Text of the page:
VCU life sciences researcher studying calls of coral-reef fish found in different geographic locations

A new study by an international research team shows for the first time that clownfish populations found in different regions of the Indian Ocean demonstrate diverse calls -- either “chirps” or “pops” -- when defending their territory.

These findings may help researchers better understand the role of sounds in fish behavior and how changes in behavior may lead to the formation of new and distinct species.

Michael L. Fine, Ph.D., a Virginia Commonwealth University Life Sciences biologist studying fish sound production, together with researchers at the University of Liege in Belgium and the Research Center on the Marine and Freshwater Ecosystem in France, are the first to report geographic variation in sounds of a coral-reef fish species. Their findings were published online Friday in The Proceedings of The Royal Society B – Biological Sciences.

“Genes of coral-reef fish can be fairly similar in populations of a species living thousands of miles apart because their eggs can be dispersed widely by strong ocean currents,” said Fine, a professor in the Department of Biology at VCU who helped analyze the recorded fish sounds using computer software. “However, we found that there were differences in the sounds produced in the same species living in the reefs of Madagascar and Indonesia.”

They found a differentiation of agonistic calls produced by the clownfish, Amphiprion akallopisos, from populations in Madagascar and Indonesia – a distance of approximately 4,000 miles.

The research team identified three different sound types in the Madagascar fish and two in the Indonesian group. Results from the sound analyses showed that the Madagascar fish produced “chirps,” and both groups produced two types of pops — “short pops” and “long pops.”

“Our findings provide evidence of differentiation of local populations,” he said. According to Fine, sounds are important in maintaining separation between species, and they tend to change in related animals undergoing speciation. Generally, the pattern generators and anatomy that control sound production are believed to result from genetic instructions.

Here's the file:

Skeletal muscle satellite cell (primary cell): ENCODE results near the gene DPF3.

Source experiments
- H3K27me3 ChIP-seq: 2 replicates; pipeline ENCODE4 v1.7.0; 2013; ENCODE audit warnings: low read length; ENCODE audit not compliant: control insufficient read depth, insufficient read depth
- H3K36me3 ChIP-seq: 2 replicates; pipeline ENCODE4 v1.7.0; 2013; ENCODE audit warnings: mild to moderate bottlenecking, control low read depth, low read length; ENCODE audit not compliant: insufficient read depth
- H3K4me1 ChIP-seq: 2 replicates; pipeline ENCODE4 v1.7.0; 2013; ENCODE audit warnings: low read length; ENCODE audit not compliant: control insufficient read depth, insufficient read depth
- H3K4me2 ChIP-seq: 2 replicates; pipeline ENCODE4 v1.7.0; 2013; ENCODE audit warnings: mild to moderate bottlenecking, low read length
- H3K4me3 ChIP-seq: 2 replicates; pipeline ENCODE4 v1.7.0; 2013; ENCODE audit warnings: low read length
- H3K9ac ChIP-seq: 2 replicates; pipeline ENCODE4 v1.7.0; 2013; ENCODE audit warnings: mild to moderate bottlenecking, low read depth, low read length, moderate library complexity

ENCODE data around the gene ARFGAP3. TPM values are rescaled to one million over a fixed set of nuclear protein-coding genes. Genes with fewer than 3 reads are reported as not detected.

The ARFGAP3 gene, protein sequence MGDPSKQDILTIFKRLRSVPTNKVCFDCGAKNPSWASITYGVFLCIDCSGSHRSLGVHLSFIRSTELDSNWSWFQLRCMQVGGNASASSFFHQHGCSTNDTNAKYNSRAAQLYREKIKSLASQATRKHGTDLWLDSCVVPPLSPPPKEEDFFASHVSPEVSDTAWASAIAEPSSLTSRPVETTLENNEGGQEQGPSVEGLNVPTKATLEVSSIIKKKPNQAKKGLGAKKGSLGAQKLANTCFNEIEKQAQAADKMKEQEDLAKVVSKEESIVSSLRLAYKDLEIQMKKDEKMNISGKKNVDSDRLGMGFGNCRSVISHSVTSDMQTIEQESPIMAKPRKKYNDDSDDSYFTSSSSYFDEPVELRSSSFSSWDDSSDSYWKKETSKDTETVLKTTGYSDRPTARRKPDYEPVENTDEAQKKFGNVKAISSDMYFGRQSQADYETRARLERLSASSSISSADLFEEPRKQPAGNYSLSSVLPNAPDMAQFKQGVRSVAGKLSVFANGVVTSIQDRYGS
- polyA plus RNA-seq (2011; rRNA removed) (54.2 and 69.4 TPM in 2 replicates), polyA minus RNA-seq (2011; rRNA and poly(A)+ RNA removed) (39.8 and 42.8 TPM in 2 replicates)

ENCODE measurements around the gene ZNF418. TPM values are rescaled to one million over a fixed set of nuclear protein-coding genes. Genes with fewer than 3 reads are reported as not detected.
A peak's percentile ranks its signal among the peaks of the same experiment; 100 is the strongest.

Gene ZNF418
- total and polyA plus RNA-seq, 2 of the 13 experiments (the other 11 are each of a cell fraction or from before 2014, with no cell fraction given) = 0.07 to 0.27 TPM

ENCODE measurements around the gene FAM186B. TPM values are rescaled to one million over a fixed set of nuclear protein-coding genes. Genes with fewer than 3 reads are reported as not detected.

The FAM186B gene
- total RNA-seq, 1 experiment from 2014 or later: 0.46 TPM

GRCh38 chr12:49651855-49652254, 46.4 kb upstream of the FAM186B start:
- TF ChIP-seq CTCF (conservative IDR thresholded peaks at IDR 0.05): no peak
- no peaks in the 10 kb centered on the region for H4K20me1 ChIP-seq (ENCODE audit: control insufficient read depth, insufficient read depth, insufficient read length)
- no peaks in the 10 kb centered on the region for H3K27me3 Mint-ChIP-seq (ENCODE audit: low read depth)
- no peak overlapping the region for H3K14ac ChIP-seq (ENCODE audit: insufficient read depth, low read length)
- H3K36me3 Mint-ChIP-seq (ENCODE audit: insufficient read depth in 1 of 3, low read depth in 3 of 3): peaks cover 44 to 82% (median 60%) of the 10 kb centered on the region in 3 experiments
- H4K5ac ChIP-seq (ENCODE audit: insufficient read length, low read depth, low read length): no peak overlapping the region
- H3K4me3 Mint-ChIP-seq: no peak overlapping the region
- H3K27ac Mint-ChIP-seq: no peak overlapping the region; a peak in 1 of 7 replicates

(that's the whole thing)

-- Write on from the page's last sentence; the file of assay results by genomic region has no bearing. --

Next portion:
“In this case, the different sounds that are produced may reflect genetic changes that have occurred because the two fish populations have probably been separated for long periods,” he said.

Fishes make sounds for different reasons, but the two most common types of sounds are made for courtship and agonistic behaviors, said Fine. The differences observed in the agonistic callings of these populations is a complexity not previously recorded in fish acoustic communication.

The team collected fish from the two geographic locations and observed them in a community tank. A sea anemone and clownfish pair were placed in the center of the tank, and after 15 minutes, a second pair of clownfish was introduced to the tank. Sounds were recorded when the fish defended its sea anemone. The sea anemone, which is a home to these fish, possesses stinging cells that protect the clownfish, but can kill other fishes.

Sounds were recorded using a device called a hydrophone. They measured the differences in the number of pulses, pulse duration and dominant frequency in the sounds produced.

“Typically an animal needs to have a territory in order to mate. The sea anemone is a valuable resource to the fish. If another pair wants to invade it, the existing pair does not want to share,” Fine said. “Therefore, sounds were produced by the pair of clownfish when other fishes entered the sea anemone.”

Fine collaborated with Eric Parmentier, Ph.D, assistant professor, and Pierre Vandewalle, Ph.D., professor, both at the University of Liege in Belgium; and Jean-Paul Lagardère, Ph.D., a researcher with the Research Center on the Marine and Freshwater Ecosystem in L’Houmeau, France.

About VCU and VCU Medical Center

Virginia Commonwealth University is a major, urban public research university with national and international rankings in sponsored research. Located in downtown Richmond, VCU enrolls more than 31,000 students in 226 degree and certificate programs in the arts, sciences and humanities. Sixty-seven of the programs are unique in Virginia, many of them crossing the disciplines of VCU’s 13 schools and one college. MCV Hospitals and the health sciences schools of Virginia Commonwealth University comprise VCU Medical Center, one of the nation’s leading academic medical centers. For more, see www.vcu.edu.